The Nativity: Birth of Faith
Christmas Message 2013
Most Reverend Joseph J. Tyson, Bishop of Yakima
Peace be with you! As I gaze at the beautiful nativity crèche here near the baptistery of St. Paul Cathedral – this Church where I was baptized as an infant; I cannot help but recall the beautiful life-size nativity that graces the Church where our family baptism records go back to 1389. It’s the Church of St. Luzen in the southwest German town of Hechingen built by the Franciscans in 1304. Chances are that if I’ve spoken German to any of you here at St. Paul Cathedral it’s in the local dialect of that region that a few of us have preserved through migration, famine and war.
All the more reason to take in the beauty of our nativity crèche for, like the nativity crèche of St. Luzen it’s a tradition that goes straight back to St. Francis himself. Indeed, his first biographer, Thomas of Celano notes the following about St. Francis: “More than any other feast, he celebrated Christmas with indescribably joy…. He said this was the feast of feasts, for on this day God became a little child and sucked milk like all human children. Francis embraced with great tenderness and devotion the pictures of the child Jesus and stammered words of tenderness, full of compassion, in the way children do. On his lips, the name of Jesus was sweet as honey.”
So enamored was St. Francis that responding to a vision, in 1223 – some 80 years before the construction of our own Franciscan village Church in Hechingen Germany – St. Francis re-enacted the nativity using live animals on an abandoned rural piece of propertyin rural Umbria – what is today central Italy. He even brought in a real ox and a real ass to simulate the precise condition of Jesus birth thus bringing to life in the fullest possible way these Gospel scriptures we just heard proclaimed in the Gospel of Luke.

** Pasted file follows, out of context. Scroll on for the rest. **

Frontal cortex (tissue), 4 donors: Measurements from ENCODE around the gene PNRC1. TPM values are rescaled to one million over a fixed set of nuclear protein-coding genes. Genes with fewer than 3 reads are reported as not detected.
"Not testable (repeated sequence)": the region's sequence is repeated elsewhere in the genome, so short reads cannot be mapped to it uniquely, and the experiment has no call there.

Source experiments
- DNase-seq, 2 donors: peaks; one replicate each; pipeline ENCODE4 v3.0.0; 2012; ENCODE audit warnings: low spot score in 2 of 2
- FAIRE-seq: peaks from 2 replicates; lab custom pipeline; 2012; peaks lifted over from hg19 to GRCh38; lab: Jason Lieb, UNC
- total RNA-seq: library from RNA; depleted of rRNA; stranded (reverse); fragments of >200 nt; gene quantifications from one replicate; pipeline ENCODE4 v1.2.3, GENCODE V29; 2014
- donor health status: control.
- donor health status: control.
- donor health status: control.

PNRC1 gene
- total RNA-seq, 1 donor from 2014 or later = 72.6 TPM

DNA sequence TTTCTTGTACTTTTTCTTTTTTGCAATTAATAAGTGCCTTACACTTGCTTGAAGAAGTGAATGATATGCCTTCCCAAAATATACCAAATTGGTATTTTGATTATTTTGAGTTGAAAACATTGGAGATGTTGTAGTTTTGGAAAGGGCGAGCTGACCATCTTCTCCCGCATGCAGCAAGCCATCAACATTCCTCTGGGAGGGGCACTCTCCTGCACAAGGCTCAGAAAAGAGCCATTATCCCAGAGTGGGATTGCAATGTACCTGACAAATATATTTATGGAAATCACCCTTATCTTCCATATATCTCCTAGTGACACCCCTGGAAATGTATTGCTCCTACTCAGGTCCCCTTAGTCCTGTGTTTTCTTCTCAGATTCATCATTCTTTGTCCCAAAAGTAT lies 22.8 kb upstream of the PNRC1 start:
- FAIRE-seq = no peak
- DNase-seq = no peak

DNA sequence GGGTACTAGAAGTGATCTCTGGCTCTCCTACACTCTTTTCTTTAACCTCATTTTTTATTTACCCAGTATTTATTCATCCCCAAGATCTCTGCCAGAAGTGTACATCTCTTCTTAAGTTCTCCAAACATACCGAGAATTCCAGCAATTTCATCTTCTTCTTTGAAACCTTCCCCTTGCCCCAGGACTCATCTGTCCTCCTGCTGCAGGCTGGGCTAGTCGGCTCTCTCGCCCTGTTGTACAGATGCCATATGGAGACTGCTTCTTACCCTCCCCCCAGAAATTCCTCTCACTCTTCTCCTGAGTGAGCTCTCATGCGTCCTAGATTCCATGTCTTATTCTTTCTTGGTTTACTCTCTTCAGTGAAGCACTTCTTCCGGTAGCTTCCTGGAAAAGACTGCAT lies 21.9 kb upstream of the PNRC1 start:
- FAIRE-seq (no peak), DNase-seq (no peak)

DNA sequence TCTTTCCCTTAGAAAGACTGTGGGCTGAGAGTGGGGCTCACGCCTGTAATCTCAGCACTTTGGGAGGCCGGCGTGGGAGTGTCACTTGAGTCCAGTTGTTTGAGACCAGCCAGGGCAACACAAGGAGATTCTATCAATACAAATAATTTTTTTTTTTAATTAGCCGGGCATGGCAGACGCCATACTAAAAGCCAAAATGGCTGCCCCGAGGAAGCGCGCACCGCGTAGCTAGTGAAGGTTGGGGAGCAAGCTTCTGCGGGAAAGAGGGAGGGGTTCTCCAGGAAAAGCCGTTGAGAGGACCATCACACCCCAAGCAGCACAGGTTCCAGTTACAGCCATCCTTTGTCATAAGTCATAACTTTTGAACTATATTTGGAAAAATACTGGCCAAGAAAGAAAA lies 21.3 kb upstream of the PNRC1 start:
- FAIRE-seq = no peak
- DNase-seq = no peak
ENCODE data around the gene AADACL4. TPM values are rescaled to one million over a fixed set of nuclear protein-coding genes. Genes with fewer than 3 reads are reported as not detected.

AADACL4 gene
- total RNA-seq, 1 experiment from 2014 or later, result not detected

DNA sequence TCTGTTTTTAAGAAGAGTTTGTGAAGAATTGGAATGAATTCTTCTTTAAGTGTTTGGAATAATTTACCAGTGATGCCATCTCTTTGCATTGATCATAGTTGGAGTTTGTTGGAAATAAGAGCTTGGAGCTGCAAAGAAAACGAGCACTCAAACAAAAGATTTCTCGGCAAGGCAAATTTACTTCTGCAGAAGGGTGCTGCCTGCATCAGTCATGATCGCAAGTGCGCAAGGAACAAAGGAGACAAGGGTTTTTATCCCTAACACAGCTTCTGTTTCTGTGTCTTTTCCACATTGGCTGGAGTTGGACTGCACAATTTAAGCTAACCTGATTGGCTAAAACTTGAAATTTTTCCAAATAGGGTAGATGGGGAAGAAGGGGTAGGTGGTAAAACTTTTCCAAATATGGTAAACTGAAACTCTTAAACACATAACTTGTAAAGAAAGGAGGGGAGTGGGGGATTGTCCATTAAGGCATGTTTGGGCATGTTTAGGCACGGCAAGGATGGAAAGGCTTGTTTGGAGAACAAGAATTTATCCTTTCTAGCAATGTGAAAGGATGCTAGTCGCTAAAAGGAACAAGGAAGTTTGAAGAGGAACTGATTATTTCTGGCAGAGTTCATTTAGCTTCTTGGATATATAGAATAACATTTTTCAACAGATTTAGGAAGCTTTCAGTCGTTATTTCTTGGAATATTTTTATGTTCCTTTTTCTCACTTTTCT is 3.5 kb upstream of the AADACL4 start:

We might ask ourselves why St. Francis was so devoted to this nativity scene and why has this become such a central part of our home and church environments Christmas after Christmas?
I love the answer that U2 rock bandleader – Bono – gave to an interviewer at Rolling Stone magazine some years back. Bono said that he found it “artistically appropriate” that Jesus was born in “straw poverty.” “Straw Poverty!” God specifically chose to reveal his very self – not amidst pomp and splendor – but in “straw poverty.”
Even more blunt might be the insight of Cyril of Alexandria who said that Jesus was laid in a manger like fodder for people who act like beasts! Might this be the real reason we need to notice and pray before the crèche?
Indeed several years back our own English language scripture translators were ready to translate the word “manger” as “feedbox” to capture the original French root of this word– manger – to eat! But the pastoral musicians, clergy, and parish catechists began towonder about whether we all would be forced to switch the words of that famous Christmas carol from “Away in a Manger” to “Away in a Feedbox” so ultimately we’ve stayed with the word “manger.”
Humor aside, St. Francis’s devotion to the nativity crèche does have a serious warning for all of us today. His warning is about who notices the birth of Christ. It’s not King Herod who’s still plotting in his palace! It’s not the “people of Jerusalem” surrounding King Herod and noted in St. Matthew’s Gospel. It’s not the census takers of Cesar Augustus in tonight’s Gospel of St. Luke as he tried to figure out how to count the undocumented! No! It’s the itinerant shepherds of the field – the migrant workers of the first century – who lack land and roots. It is they who notice and it is that reality of who comes and who shows up that St. Francis wants us to most notice too. This, this nativity crèche warrants from us – not simply devotion – but imitation. Christ comes for all. But do we notice? Will we imitate the scene and place ourselves at this crèche?
My hope and prayer for you these days of our Christmas season is that amidst all the activity of family, friends, presents and fellowship that you find time to notice Christ – and notice well how he comes: Christ comes – as food even for those who act like beasts! Christ comes – especially amidst the straw poverty of our world! Christ comes – as a bright light that shines in our human darkness! Christ comes – because in the daily migration of our spiritual lives we loose our way! Christ comes – as a beacon of love even with our failures and sins! Thus taken together Christ comes to each and every one of us if we but take time to notice!
What more can I say? Welcome to the crèche! Welcome to your home! Welcome to your parish church that is home to the crèche! May your local parish be for you what this Cathedral is for me – the place of your spiritual birth this Christmas! Peace be with you!